Louisville attorney, businessman, and philanthropist Owsley Brown Frazier is a dedicated collector of antique weapons and militaria. In the late 1990s, he decided to share his wide-ranging collection by building a state-of-the-art museum. The Frazier Historical Arms Museum, with 100,000 square feet of exhibit space on three floors, plus a theater, conference rooms, and a rooftop garden, opened in May 2004 in a reclaimed 19th-century building on Louisville’s Main Street.

An early coup as the museum was in the planning stages was a partnership with the Royal Armouries, Britain’s oldest museum. The combination of its founder’s own holdings with objects lent by the Armouries gives the Frazier a collection spanning more than 1,000 years of history and several continents.

Many of the individual items are of historical interest because of who they once belonged to: Daniel Boone’s family Bible, President Theodore Roosevelt’s “big stick,” Geronimo’s bow, Gen. George Armstrong Custer’s Colt pistols, George Washington’s flintlock rifle, and objects once used by Elizabeth I or Henry VIII. Others are works of art in themselves—swords, armor, gun stocks, and other items embellished by the craftsman’s hand to display a presenter’s or bearer’s status, wealth, or exceptional taste.

Throughout the museum, sophisticated interactive exhibits draw visitors into history. The Frazier also employs costumed interpreters to demonstrate how objects were used and how historical confrontations played out, and educational and cultural events are staged year-round.

The museum is now known as the Frazier History Museum.

Watch This Story (10:07)




Larue County

For more information:
• Lincoln’s Boyhood Home, 7120 Bardstown Rd., Hodgenville, KY 42748, (270) 358-3137
Knob Creek Farm from Abraham Lincoln Online
Abraham Lincoln Birthplace National Historic Site, 2995 Lincoln Farm Road, Hodgenville, KY 42748, (270) 358-3137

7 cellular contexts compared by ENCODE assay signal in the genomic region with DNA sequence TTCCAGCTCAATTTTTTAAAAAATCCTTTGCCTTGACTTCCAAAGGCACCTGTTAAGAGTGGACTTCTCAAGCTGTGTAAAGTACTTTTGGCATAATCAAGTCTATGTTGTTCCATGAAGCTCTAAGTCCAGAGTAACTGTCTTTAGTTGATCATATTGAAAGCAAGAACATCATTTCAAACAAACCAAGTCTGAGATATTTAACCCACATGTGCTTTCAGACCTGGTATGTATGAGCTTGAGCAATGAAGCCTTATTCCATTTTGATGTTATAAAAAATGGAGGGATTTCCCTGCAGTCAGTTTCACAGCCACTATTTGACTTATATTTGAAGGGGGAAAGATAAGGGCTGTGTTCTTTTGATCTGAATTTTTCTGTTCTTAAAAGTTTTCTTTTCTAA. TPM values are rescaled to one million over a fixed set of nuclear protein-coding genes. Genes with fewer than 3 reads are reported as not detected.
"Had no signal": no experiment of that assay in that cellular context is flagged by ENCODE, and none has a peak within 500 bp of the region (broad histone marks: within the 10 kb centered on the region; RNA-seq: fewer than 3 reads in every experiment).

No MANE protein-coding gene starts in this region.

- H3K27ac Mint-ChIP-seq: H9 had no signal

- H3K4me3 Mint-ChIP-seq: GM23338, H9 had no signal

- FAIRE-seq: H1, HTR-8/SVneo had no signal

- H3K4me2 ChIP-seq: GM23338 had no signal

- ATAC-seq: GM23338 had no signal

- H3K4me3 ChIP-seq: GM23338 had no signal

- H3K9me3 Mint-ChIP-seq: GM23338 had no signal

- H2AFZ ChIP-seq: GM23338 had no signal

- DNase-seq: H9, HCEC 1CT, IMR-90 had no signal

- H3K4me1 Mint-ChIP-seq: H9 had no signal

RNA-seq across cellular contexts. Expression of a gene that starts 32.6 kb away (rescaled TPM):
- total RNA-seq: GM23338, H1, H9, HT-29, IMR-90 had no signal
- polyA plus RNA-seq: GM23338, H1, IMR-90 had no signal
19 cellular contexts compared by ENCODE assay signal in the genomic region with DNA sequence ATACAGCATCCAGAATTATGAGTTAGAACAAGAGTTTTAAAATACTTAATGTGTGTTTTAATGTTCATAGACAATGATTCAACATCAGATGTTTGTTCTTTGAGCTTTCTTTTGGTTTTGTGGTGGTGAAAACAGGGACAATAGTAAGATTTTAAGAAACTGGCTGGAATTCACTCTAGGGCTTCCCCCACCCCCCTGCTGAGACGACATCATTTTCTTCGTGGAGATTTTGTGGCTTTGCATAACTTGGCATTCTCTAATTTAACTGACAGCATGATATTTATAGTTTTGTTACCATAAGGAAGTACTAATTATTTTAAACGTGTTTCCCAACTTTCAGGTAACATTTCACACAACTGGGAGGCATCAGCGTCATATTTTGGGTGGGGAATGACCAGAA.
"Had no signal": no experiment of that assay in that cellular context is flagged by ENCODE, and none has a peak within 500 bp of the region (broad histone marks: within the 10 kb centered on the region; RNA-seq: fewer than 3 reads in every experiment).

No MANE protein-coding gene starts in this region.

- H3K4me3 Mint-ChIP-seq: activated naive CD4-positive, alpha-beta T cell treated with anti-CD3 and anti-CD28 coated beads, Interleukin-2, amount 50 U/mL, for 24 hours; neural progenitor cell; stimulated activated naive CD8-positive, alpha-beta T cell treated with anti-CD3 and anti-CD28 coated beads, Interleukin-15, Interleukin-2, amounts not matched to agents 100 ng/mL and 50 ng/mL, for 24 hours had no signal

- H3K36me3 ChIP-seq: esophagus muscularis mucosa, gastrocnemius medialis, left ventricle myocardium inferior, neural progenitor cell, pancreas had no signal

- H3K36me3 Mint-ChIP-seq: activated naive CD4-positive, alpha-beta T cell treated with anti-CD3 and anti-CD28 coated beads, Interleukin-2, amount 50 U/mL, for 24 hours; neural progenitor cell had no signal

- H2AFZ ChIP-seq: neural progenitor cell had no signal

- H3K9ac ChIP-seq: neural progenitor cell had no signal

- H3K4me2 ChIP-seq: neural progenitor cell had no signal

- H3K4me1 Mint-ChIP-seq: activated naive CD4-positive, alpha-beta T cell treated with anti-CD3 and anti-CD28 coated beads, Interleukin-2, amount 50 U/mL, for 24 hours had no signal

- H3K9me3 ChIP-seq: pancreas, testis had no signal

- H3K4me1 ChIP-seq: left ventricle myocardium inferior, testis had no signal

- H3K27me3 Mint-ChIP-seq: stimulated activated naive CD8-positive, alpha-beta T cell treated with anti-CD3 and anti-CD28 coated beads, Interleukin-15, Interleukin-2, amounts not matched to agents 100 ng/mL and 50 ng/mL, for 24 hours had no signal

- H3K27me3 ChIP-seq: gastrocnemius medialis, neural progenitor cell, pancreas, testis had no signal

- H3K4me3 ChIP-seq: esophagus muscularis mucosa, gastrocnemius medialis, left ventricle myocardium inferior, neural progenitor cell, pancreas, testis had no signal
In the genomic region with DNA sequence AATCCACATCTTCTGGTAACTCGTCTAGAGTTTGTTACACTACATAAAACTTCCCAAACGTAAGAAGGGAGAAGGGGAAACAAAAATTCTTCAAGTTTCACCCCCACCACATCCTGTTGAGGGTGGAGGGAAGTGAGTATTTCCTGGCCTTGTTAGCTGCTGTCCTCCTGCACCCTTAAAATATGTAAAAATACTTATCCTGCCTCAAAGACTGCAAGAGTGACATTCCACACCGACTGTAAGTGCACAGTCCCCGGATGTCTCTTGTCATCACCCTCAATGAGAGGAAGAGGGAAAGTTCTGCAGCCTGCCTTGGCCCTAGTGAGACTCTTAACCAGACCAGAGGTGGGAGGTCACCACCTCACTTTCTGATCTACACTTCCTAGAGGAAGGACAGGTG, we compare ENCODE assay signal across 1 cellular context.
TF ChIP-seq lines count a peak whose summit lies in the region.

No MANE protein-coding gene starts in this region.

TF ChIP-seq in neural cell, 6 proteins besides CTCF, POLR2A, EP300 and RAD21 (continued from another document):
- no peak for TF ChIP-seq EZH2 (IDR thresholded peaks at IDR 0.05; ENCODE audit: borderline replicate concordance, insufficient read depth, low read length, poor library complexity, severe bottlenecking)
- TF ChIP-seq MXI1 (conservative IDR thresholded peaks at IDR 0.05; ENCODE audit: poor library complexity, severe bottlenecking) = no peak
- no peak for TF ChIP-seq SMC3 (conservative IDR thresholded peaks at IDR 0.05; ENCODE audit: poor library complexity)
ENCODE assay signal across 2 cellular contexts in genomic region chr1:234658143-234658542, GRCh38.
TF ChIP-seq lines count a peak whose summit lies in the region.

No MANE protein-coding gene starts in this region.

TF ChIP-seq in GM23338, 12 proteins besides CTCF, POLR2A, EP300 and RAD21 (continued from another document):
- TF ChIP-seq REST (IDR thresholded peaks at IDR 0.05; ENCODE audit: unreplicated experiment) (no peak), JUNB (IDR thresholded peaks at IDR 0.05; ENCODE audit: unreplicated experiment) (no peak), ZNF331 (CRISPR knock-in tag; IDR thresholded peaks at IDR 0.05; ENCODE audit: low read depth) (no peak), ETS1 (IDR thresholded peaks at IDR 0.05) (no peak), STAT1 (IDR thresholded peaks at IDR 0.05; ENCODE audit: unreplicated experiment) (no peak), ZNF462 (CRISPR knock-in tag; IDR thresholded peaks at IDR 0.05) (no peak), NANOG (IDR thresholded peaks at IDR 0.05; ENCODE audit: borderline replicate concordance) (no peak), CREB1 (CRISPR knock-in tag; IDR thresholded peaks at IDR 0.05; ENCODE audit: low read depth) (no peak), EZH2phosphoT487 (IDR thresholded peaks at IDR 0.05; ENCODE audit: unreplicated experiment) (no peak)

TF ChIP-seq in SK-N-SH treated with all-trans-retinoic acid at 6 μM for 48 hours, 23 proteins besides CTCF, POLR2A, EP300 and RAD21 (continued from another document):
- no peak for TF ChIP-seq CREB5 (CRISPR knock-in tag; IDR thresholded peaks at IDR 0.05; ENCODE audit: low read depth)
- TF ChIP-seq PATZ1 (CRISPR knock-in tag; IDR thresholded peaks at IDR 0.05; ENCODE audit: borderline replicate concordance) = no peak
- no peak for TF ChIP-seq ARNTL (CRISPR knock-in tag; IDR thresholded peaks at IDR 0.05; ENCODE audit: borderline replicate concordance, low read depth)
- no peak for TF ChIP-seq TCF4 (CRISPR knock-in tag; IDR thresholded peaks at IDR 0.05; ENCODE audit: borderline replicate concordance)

Producer, videographer, editor: Cheryl Beckley


The Boy Who Would Be President

Lincoln’s boyhood home

Our final piece of history for this edition is also a Kentucky Life update. Back in Program 617, we visited a group of volunteers who were working to raise money (a cool million, actually) to purchase Knob Creek Farm, a boyhood home of Abraham Lincoln, and donate it to the National Park Service.

The volunteers’ efforts paid off on November 6, 2001, when Knob Creek Farm officially became federal property. It is now administered as part of the Lincoln Birthplace National Historic Site, which is about 10 miles away in Hodgenville.

Lincoln’s family moved to the Knob Creek property when young Abe was 2. Lincoln later wrote that it was the first home he could recall. A younger brother named Thomas, who lived only a few days, was buried on the property—and Lincoln himself once nearly drowned in the creek.

The Lincolns were evicted from the property when Abe was 7 as the result of a mix-up about the title to the land, an all-too-common occurrence in 19th-century Kentucky, where the regulation and recordkeeping regarding land ownership were chaotic at best. They moved on to Indiana, then Illinois. But with the acquisition of this Larue County farm, the Lincoln Trail is complete: The federal government now owns every place ever occupied by this most revered of presidents.

Watch This Story (3:12)